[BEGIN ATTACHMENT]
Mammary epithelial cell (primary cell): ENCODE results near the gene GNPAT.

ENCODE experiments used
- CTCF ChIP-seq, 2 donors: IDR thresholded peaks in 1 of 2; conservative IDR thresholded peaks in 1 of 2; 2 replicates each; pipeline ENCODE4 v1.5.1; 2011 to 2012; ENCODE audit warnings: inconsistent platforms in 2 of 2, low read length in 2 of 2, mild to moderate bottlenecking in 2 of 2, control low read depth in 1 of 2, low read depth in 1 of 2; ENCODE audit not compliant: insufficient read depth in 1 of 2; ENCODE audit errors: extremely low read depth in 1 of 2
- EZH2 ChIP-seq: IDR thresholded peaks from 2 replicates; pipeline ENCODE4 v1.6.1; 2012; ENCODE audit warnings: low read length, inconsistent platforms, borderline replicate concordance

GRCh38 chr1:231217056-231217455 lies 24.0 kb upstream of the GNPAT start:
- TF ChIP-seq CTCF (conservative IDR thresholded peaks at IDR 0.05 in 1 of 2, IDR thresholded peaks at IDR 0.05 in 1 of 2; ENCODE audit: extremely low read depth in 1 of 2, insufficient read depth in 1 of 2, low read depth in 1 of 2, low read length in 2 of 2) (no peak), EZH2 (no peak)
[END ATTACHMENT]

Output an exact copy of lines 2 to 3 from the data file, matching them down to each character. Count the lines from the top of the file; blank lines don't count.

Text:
ENCODE experiments used
- CTCF ChIP-seq, 2 donors: IDR thresholded peaks in 1 of 2; conservative IDR thresholded peaks in 1 of 2; 2 replicates each; pipeline ENCODE4 v1.5.1; 2011 to 2012; ENCODE audit warnings: inconsistent platforms in 2 of 2, low read length in 2 of 2, mild to moderate bottlenecking in 2 of 2, control low read depth in 1 of 2, low read depth in 1 of 2; ENCODE audit not compliant: insufficient read depth in 1 of 2; ENCODE audit errors: extremely low read depth in 1 of 2